Federal safety inspectors have ordered one of the nation's deepest underground mines closed in Idaho following an investigation prompted by a series of accidents that killed two miners over the last year.
Federal safety inspectors have ordered one of the nation’s deepest underground mines closed in Idaho following an investigation prompted by a series of accidents that killed two miners over the last year.
The Lucky Friday Mine, one of the nation’s top silver producers, will remain closed for a year after inspectors determined that sand and concrete material that had piled up over the years needed to be removed. The material is in the mile-deep Silver Shaft, the mine’s main access shaft.
The news caused the stock price of parent company Hecla Mining Co. to lose a quarter of its value on the New York Stock Exchange on Wednesday, tumbling to around $4.40 a share.
About 275 people work at the mine. It wasn’t immediately clear how many would be idled by the Mine Safety and Health Administration order.
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The mine has been shuttered since mid-December when rock burst injured seven miners. Hecla said production was expected to begin again in early 2013.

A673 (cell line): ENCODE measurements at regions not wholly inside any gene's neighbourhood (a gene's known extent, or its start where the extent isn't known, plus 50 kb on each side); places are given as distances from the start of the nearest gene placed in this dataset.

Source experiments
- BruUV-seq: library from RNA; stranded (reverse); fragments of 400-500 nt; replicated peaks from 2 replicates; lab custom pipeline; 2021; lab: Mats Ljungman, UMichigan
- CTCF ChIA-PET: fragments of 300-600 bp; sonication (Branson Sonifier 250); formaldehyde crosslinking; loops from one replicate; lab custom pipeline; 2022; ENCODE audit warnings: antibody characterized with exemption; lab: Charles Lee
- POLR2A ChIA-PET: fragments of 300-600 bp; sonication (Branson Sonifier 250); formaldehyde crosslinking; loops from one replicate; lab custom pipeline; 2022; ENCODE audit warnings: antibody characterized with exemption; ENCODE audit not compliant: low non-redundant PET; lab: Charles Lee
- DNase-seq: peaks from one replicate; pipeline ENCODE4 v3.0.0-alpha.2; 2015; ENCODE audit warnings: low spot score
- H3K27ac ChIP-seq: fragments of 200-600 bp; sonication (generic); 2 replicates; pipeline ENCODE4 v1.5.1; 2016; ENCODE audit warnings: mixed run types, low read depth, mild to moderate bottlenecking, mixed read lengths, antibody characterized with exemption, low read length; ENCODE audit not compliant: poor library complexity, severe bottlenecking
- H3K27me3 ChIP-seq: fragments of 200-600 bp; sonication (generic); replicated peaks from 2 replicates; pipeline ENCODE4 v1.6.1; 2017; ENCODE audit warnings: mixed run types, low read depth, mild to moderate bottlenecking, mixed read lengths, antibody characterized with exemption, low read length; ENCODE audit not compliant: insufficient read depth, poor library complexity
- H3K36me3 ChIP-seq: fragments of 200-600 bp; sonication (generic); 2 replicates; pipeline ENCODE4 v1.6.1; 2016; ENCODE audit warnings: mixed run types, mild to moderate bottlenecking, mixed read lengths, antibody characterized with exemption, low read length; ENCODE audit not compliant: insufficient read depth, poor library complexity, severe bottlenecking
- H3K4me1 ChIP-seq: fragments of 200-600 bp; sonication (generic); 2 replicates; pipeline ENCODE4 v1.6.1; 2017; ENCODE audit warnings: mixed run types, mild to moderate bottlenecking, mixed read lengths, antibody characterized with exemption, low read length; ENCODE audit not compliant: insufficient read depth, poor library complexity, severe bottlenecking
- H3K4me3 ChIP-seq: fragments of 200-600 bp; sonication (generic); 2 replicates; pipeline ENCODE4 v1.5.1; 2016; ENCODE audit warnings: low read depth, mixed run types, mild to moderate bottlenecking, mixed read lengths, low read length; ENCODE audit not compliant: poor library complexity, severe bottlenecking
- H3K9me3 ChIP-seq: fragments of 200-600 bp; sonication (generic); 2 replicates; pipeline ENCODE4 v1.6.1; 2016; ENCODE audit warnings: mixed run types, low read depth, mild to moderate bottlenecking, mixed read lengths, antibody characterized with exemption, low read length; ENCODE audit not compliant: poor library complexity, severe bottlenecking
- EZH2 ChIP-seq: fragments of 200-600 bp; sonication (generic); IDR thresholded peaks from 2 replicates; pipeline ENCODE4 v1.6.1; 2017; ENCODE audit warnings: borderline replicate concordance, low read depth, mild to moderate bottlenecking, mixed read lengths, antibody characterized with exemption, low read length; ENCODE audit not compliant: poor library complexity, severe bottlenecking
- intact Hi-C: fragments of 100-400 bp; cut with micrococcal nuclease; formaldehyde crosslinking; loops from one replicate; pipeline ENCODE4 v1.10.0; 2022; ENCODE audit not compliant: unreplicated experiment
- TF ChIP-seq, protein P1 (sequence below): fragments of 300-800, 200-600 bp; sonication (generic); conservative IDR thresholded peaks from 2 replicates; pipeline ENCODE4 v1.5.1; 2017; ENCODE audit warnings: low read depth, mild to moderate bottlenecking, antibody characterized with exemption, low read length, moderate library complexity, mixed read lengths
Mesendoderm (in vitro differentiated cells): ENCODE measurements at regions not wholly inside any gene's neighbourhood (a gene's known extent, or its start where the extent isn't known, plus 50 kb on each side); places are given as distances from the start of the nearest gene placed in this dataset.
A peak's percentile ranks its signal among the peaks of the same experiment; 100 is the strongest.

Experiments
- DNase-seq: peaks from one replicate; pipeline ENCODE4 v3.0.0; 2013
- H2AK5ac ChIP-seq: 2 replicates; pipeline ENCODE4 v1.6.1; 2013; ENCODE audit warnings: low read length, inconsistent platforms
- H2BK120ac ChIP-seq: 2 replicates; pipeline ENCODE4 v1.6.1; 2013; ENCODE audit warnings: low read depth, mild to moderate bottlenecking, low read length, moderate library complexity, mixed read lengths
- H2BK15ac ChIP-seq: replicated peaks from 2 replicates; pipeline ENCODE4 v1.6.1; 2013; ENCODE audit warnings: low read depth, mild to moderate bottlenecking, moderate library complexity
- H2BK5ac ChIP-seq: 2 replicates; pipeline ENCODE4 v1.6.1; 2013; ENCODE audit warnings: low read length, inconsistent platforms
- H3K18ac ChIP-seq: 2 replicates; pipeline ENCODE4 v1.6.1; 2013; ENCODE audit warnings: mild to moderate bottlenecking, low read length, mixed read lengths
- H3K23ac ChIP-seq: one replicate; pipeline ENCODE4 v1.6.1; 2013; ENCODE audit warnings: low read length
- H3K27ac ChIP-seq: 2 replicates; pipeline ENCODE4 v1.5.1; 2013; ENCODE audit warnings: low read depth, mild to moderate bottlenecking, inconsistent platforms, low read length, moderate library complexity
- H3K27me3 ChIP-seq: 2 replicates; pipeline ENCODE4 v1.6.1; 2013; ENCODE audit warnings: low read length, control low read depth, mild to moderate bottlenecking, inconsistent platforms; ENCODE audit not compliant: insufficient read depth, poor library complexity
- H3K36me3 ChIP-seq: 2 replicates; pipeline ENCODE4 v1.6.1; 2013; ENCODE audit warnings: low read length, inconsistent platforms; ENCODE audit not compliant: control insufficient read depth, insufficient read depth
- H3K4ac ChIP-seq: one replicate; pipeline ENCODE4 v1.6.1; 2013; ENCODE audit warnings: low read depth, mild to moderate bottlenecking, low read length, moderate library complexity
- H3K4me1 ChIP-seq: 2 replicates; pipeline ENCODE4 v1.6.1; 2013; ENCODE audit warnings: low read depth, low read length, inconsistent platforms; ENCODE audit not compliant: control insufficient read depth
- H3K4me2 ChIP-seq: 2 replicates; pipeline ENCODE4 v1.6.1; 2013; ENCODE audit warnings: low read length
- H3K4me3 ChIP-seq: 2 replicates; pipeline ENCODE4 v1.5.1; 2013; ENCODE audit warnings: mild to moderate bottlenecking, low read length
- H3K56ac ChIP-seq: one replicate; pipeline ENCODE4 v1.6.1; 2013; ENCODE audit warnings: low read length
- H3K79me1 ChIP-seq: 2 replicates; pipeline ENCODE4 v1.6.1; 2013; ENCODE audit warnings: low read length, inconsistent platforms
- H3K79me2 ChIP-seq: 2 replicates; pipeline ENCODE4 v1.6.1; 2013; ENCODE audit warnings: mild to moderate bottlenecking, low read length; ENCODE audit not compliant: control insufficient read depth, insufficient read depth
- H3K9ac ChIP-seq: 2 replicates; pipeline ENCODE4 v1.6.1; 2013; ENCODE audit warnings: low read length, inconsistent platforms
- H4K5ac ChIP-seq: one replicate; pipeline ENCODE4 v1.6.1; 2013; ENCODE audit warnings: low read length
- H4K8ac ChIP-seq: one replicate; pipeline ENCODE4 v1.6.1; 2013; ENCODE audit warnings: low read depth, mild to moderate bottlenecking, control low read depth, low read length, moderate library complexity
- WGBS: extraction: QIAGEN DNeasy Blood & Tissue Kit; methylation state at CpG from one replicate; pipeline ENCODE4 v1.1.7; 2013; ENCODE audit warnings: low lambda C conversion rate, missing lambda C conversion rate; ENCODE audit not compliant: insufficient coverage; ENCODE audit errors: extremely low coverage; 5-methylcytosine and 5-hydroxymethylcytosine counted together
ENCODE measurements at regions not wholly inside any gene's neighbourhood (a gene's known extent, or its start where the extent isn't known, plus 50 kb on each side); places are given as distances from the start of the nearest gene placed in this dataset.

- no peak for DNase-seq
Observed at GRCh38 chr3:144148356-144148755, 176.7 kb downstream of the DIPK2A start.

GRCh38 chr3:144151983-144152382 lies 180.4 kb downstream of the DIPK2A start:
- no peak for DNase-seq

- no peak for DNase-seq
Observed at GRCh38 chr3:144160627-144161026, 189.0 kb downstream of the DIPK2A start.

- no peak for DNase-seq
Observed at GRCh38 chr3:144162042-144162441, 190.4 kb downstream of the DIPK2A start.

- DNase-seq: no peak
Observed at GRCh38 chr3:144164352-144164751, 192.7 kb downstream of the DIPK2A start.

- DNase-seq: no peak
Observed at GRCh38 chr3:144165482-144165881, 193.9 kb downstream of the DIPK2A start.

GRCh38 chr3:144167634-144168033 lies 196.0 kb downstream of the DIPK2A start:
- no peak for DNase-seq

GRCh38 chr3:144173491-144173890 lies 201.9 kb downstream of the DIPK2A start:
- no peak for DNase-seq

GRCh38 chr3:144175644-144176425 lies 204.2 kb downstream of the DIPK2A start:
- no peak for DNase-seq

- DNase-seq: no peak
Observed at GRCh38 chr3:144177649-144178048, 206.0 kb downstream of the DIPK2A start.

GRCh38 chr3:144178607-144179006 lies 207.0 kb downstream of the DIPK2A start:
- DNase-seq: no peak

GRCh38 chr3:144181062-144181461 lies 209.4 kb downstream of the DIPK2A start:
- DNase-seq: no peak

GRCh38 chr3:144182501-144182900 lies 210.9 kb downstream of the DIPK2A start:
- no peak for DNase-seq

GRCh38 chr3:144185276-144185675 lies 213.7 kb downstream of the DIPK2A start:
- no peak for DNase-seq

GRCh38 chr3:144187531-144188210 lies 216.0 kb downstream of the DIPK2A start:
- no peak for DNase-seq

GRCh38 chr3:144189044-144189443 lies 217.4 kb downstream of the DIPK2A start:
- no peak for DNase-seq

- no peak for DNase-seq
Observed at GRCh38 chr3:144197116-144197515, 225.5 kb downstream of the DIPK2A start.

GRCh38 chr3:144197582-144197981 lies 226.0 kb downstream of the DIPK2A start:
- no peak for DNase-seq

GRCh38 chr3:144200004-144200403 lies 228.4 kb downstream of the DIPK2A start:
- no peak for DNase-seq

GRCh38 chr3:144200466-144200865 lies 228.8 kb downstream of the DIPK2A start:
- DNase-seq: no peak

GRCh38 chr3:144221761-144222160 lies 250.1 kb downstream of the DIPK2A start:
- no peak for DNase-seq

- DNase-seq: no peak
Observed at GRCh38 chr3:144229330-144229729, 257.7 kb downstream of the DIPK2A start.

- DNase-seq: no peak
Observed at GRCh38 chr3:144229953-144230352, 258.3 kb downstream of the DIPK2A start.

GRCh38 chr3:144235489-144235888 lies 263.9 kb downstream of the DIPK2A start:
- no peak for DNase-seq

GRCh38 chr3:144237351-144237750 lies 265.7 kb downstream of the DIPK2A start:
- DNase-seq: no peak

“While we are disappointed with this order and are considering what action we might take, work has already begun to resume production as quickly as possible,” said Phil Baker, president and chief executive of Hecla, which is based in Coeur d’Alene.
Last month’s rock burst was the latest in a string of incidents at the mine in Idaho’s Silver Valley, about 50 miles east of Coeur d’Alene.
Miner Brandon Lloyd Gray, 26, was buried in rubble while trying to dislodge jammed rock on Nov. 17, and died two days later. On April 15, miner Larry “Pete” Marek was crushed when his work area collapsed. Federal inspectors found company safety failures led to his death.
Prior to last year, the mine had gone 25 years without a fatality.